Nose to tail cooking is not just trendy; it is ancient. Today, this is treated as an innovative and resourceful concept. But over centuries, it has been survival! It is thrifty. And it is respect for the animal.
Today, I have duck. It came from the market, sans head and feet, and not a bit will be wasted.
If you like, you can certainly roast a whole duck. Done and done. Or you can spend the day Julia-Child style and create an elaborate Pâté de Canard en Croûte. Here is a link to Smithosian’s site to show you how.
But if you prefer to get many, and varied, meals out of one duck, break it down.
If you have never fabricated a duck before, here is a very good, and brief, little video from Jacob Burton. He is very technical in his butchery. But if you have ever butchered a chicken, you probably can easily find your way around a duck too.
Now you have pieces… What to do!
My favorite way to eat duck breast is a simple pan sear. This is a piece of cake… in fact, easier than making a piece of cake. The key is to render out the fat under the skin, leaving the skin nice and crispy. Duck breast is best at about a medium-rare. This meat is somewhat “beefy” and very tender. Click here for simple instructions.
Don’t waste even one tiny little bit of fat! This stuff is GOLD! This fat is highly valued for its flavor. It can keep duck meat from spoilage for months! And there are also great claims as to its health benefits.
Crispy crunchy salty arguably-better-than-bacon cracklins. After you have rendered all the fat you can get from the skin, go ahead and turn up the heat and deep fry these skin pieces in the duck fat. When they are golden brown, strain off the fat, sprinkle with salt, and enjoy!
Here is a link for more information – Crispy Duck Skin Cracklins.
The Legs and Thighs
One word… confit. Succulent, falling off the bone, slow-cooked to intensify flavor. maybe you wake up in the middle of the night thinking about this.
This is, of course, not the only thing you can do with legs and thighs, but it is the quintessential preparation. Once you have confit, you have a succulent addition to a salad, or you can make rillette. Serious YUM!
My recipes simplify these techniques and foods so it is easier and quicker to get them on the table… I am a very busy Mom…
Any recipe with…
“With duck submerged in fat, cover and cook at 275° until the meat is very tender and pulls easily from the bone.”
…is a keeper.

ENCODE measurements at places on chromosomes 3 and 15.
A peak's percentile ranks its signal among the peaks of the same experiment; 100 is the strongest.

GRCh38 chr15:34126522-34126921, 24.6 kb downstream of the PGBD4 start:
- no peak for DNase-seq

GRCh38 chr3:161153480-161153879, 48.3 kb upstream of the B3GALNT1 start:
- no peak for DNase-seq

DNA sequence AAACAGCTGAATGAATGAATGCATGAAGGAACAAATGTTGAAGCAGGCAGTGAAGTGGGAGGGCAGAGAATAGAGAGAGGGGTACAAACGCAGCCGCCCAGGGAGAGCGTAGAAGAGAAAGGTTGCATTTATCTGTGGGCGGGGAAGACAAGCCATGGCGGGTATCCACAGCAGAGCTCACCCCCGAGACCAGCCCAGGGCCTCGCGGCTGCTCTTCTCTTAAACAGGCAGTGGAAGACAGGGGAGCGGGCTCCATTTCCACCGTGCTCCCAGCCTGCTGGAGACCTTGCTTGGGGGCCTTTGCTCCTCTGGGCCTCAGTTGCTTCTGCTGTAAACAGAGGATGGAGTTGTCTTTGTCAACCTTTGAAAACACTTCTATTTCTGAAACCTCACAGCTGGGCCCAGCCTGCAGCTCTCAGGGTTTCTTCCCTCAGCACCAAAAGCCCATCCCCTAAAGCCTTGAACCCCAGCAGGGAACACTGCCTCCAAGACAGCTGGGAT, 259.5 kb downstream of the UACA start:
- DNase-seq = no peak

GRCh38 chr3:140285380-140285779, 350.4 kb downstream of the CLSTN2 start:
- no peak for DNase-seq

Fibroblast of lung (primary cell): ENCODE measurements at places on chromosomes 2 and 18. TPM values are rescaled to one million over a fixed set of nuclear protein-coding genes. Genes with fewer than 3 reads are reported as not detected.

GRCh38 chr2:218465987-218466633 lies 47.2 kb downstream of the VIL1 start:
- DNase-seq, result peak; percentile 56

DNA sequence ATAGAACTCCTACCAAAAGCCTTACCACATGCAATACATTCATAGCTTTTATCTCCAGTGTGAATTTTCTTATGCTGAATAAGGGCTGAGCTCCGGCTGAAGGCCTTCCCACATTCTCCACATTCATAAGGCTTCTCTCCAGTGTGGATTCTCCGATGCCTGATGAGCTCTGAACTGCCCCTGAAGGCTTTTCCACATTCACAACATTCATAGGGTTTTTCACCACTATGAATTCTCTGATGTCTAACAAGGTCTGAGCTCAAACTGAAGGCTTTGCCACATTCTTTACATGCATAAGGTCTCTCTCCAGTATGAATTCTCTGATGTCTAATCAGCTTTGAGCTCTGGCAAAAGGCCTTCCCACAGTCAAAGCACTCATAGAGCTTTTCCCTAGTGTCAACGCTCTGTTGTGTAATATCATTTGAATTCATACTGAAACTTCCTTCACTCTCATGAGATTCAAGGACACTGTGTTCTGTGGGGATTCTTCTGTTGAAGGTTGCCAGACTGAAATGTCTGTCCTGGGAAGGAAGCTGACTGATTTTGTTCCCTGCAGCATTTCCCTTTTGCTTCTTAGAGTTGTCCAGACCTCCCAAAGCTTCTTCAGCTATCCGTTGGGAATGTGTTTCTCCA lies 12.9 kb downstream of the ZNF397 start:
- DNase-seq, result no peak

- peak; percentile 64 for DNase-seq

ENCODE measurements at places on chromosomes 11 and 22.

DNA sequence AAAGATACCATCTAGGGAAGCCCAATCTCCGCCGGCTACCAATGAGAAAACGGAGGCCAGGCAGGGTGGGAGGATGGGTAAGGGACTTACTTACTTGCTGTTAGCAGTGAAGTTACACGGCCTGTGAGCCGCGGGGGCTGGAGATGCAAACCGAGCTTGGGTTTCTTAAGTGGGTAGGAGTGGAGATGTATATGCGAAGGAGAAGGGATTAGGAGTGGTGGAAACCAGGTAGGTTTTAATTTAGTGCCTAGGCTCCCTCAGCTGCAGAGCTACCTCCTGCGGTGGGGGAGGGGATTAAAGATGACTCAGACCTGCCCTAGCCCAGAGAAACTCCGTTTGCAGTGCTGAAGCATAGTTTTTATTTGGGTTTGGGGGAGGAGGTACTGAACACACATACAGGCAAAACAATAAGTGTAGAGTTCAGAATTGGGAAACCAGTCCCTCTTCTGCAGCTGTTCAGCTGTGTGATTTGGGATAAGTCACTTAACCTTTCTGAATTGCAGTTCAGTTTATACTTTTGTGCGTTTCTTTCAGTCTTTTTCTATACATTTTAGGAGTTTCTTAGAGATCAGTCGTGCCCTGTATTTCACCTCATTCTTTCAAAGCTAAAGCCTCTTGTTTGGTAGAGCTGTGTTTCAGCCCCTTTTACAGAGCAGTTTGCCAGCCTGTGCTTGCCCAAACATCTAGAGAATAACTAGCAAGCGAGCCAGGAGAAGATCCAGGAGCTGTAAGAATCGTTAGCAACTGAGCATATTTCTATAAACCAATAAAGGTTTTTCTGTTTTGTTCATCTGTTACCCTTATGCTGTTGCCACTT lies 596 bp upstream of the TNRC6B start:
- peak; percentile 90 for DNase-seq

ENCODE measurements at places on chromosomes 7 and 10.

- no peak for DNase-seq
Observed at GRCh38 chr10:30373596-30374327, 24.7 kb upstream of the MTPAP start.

Click on this link for succulent Duck Confit.
Stock! Duck stock is very flavorful and great to have on hand.
You can prepare a duck stock in the same way that you prepare your chicken stock. Place all bones into your stock pot with root vegetables. Carrots (1 or 2), celery (1 or 2 ribs), and garlic (3-4, we like garlic) impart a lot of flavor and nutrition. Wash your carrots and celery, peeling is not necessary and will waste nutrition. Garlic can just be smashed. If you like onion, add one! (sometimes I feed the scraps and carrots to my little dog, so I leave the onion out)
Always add a bay leaf or kombu, as this will make the nutrition in the stock more bioavailable. And they add flavor. I like to throw in a little thyme for flavor, and parsley for digestion. You can add salt and other seasonings, if desired. I keep my stock simple so I can use it for anything.
Add water to cover everything. Bring to boil, then immediately reduce to simmer. Simmer for at least an hour. I usually let it go for two or three hours.
Over a large heat-proof bowl. strain out the liquid. Cool. Refrigerate. The fat will rise to the top when it is chilled and you can scrape off the fat. Freeze in batches. Use for soups, stews, gravies, sauces, all kinds of things! No more buying stock in a box with all the added salt and unwanted ingredients.
If you can salvage any scraps, all the better!
You may end up with a collection of little scraps and nuggets, especially after making broth. Don’t throw those our either! You can make a hash with sweet potatoes and a poached egg, or something like this Korean style BBQ. Yum!
The Organ Meat – Offal
In my house, this gets floured and fried. My son likes it this way, so pretty much this happens, and they are gone as soon as I have finished breaking down the duck and before I can take a photo for my blog.
If you can eat dairy, soak the offal in buttermilk to remove some mineralness and impurities. Then do whatever else with it that you would like! Terrines, mousse, pate, are all great options. or chop and saute with onion. Put it in a ravioli or spread it on bread.
Here is a pate with chicken liver that would be just as delicious with duck offal.
Truth be told, I have never been as adventurous as this. I am not a hunter and have never had a duck head in my kitchen. But it is done! I am thinking… maybe a roasted method and a tangy sweet sauce would be good. Duck heads are frequently used in Asian dishes. Here is a beautiful image from girl eats world.
If you throw the feet in with the bones for broth, they will add a lot of gelatin. But you can also make the feet shine on their own.
- remove any yellow outer skin that is present before cooking
- the feet should be scalded to remove outer scaly skin
- duck feet are often fried with scallions and ginger, then simmered for hours to make them tender; they need a slow cooking time
- their broth contains a lot gel
Photo credit: Dia Darcey
Featured Image is from Sherman’s Food Adventure.
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